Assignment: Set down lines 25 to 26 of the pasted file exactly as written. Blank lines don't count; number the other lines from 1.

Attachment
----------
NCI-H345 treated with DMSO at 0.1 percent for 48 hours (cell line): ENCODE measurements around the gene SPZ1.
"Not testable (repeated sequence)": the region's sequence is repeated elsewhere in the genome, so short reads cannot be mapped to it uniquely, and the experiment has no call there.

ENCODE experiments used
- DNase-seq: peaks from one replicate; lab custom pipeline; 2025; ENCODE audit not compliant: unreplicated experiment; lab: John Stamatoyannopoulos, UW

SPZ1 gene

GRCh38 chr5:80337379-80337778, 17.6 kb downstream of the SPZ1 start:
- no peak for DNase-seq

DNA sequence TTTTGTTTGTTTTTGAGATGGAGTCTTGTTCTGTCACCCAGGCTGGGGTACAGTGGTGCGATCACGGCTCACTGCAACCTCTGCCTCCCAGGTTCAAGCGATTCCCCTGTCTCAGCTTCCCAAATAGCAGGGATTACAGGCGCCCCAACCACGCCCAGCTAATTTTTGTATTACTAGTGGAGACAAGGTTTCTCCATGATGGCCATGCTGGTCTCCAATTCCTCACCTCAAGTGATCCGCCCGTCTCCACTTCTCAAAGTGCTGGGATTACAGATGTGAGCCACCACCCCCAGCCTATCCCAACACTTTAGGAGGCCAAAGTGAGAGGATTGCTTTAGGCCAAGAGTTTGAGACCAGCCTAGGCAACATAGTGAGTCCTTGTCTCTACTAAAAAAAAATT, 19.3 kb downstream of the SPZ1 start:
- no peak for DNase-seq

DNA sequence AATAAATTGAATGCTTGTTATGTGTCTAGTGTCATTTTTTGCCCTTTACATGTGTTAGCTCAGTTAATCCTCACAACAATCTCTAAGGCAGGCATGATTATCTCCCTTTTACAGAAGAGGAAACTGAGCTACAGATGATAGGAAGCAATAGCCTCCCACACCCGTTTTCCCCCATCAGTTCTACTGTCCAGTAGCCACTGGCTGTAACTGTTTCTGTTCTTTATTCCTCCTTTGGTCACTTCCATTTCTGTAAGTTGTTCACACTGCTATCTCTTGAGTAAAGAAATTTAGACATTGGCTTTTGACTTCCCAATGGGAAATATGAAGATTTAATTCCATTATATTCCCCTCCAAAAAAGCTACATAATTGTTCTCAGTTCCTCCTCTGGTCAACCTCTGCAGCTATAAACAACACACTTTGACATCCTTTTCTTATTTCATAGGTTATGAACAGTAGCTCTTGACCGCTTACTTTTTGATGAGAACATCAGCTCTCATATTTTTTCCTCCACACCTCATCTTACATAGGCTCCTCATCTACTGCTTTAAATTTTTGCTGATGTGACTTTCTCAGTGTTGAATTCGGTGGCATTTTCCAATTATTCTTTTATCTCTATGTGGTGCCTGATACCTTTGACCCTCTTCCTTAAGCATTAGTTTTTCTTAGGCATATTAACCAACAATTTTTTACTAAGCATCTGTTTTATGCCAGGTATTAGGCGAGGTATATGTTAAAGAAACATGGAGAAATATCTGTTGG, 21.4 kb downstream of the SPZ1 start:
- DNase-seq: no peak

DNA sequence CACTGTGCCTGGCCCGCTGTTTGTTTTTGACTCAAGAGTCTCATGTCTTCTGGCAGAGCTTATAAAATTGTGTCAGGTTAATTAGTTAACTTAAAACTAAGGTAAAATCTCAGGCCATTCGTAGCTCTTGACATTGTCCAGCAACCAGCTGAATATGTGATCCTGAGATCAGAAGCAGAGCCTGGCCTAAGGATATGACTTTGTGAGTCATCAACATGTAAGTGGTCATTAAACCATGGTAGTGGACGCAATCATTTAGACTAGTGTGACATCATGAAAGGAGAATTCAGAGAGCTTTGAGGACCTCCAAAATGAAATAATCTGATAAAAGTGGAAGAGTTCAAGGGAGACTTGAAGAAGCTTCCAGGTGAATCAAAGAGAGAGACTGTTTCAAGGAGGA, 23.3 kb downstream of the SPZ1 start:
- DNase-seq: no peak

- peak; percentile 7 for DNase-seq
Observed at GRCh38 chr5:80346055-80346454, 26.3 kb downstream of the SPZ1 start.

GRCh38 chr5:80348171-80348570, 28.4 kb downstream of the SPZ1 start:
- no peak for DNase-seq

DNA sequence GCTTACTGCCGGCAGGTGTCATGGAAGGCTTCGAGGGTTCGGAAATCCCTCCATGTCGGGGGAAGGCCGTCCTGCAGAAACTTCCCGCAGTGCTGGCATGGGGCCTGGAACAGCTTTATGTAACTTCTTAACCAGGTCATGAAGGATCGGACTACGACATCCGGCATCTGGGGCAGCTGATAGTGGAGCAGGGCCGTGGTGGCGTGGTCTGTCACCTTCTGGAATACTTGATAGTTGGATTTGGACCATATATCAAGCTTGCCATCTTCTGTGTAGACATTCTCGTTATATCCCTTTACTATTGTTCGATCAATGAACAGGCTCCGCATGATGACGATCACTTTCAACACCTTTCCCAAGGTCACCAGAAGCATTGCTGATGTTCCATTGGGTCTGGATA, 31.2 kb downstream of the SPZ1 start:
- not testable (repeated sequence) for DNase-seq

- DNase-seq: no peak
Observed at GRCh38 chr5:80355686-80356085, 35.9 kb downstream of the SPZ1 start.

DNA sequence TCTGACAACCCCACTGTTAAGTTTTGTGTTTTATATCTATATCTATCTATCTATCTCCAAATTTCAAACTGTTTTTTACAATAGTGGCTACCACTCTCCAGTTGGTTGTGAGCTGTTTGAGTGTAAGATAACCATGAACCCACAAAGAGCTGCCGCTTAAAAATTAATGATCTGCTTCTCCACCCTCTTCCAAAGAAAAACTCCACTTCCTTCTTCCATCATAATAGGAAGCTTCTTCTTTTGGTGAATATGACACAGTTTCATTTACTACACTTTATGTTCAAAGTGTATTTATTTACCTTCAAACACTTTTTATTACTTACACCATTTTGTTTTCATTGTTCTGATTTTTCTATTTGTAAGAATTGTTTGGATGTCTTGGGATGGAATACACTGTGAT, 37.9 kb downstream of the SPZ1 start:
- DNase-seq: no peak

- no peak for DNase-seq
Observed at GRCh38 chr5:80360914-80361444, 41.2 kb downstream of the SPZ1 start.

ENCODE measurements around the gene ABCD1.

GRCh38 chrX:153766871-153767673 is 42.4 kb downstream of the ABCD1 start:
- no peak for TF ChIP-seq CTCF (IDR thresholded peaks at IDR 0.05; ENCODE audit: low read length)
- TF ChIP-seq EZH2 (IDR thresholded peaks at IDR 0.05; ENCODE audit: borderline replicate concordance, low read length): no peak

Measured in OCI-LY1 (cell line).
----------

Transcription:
Observed at GRCh38 chr5:80360914-80361444, 41.2 kb downstream of the SPZ1 start.

ENCODE measurements around the gene ABCD1.